Nov 25, 2015 at 12:52
  • You should have enough oil on your chain that rust is not a problem. Even with salt I’ve only seen superficial rust. I’d say the chain is the least susceptible part.
    – Michael
    Nov 25, 2015 at 14:20
  • Do you have a citation on this? Yes salt is mildly hygroscopic. Hygroscopy is the ability of a substance to attract and hold water molecules from the surrounding environment. Iron can suck the moisture from salt? Yes iron will react with water but it does not attract water. Dissolved salt accelerates the electrochemical process of rust.
    – paparazzo
    Nov 25, 2015 at 15:39

Answer: Salt accelerates rust of iron and steel.

Any exposed metal will rust faster and sooner when exposed to salt. Even a pinhole in your paint will start turning into a rust spot where in a non-salty location it would probably be fine.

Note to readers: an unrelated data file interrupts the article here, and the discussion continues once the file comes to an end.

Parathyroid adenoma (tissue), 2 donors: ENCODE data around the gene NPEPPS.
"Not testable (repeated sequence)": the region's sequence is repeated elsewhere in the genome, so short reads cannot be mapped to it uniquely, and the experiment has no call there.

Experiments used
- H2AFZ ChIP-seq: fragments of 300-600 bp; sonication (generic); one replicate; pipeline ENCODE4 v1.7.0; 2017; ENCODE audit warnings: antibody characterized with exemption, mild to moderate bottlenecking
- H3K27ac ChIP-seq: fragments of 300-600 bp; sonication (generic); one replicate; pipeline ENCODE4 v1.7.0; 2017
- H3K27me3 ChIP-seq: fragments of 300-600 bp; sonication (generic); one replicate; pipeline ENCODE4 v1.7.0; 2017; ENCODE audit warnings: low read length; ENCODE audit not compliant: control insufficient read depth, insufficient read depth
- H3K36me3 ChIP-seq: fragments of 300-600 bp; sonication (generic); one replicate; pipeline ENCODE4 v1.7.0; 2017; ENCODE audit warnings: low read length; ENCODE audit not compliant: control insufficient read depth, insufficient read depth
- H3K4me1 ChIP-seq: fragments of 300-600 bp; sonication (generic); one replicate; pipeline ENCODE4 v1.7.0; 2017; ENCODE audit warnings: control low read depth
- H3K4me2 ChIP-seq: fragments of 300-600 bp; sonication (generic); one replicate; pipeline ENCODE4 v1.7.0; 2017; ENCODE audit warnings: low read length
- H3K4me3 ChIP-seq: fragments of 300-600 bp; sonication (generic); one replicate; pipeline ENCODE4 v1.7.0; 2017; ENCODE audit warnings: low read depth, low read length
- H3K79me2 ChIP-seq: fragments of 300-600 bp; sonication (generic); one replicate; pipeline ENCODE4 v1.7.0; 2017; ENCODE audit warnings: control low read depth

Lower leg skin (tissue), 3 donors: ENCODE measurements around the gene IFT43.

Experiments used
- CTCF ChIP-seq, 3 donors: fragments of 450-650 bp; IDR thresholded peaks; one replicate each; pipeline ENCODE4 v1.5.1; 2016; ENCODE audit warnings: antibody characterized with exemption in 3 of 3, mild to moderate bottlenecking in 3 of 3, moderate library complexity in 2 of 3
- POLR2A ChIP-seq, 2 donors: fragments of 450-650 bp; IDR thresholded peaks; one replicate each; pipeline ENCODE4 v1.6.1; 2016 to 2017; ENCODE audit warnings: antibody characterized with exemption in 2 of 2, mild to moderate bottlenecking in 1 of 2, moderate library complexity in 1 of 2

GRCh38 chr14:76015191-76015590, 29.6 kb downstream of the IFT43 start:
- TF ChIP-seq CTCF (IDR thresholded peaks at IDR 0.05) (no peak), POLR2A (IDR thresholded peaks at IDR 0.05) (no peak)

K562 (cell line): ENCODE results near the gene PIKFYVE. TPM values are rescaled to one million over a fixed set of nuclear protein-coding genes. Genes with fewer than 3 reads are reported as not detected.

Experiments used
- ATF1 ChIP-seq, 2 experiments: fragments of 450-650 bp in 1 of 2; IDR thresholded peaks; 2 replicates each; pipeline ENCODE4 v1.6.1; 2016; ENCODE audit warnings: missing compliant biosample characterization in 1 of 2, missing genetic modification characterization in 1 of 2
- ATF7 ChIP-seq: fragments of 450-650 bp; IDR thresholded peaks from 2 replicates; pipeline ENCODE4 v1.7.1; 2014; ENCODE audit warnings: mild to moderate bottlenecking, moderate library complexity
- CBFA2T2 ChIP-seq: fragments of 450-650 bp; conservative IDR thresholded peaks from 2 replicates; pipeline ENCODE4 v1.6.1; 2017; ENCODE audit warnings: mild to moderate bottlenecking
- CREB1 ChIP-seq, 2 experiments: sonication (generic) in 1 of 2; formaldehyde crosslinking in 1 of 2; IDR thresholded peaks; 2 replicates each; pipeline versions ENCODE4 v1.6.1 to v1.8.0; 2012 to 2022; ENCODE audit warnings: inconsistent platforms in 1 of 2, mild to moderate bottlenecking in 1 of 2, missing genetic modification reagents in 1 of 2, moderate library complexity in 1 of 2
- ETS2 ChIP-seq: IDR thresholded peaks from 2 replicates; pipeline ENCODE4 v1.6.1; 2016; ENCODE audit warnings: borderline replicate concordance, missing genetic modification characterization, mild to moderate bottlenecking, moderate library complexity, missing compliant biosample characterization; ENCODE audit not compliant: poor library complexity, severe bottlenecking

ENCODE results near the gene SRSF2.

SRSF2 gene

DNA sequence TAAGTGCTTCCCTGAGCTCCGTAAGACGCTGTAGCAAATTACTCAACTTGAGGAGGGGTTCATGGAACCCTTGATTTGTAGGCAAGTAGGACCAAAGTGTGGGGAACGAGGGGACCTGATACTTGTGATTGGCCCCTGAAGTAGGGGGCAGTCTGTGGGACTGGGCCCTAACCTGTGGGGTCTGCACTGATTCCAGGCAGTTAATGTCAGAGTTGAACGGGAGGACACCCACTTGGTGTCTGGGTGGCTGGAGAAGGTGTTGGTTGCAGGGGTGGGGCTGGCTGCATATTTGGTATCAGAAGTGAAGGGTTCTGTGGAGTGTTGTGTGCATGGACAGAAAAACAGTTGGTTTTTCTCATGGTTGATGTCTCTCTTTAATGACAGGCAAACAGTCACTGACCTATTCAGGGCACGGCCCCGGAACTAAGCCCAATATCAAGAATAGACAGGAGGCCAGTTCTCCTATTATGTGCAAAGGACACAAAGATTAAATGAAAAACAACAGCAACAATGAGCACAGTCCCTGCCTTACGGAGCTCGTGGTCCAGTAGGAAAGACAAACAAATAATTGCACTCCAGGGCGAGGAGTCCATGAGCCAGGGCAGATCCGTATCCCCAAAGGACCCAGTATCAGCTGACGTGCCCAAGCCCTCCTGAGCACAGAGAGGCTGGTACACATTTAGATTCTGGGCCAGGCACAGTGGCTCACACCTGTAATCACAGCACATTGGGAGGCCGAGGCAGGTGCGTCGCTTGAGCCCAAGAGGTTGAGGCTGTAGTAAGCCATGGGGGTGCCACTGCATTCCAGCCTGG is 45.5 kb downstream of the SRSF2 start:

With respect to chains, there's probably a bit more oil and lube on the chain than on the rest of your bike. This may have a minor protective function until it washes off.

Chains are made of plain steel or less commonly stainless steel. Sometimes the plain steel chains are powder coated, but this doesn't offer any protection to the rolling contact surfaces of the chain. Stainless steel will last longer generally, but its not immune to corrosion either.

Doesn't matter if its road salt that some places spray around in winter, or if its sea salt that has come from seawater or sea spray, I don't think there's a significant difference.

Defence against the dark salts:

  • Your best bet is to avoid the salt. Don't be riding through the ocean at any time.

  • Anytime your bike has been exposed to salt, wash it off after your ride. Not uncommon for people to shower after swimming in the ocean, why not your bike? Avoid power washers, you just want to rain on it for a while, and ideally not over a lawn. Do this as soon as possible after your salty ride. Let it air dry and then relube the chain before storing the bike away, that way you can get on and ride next time with minimum prep.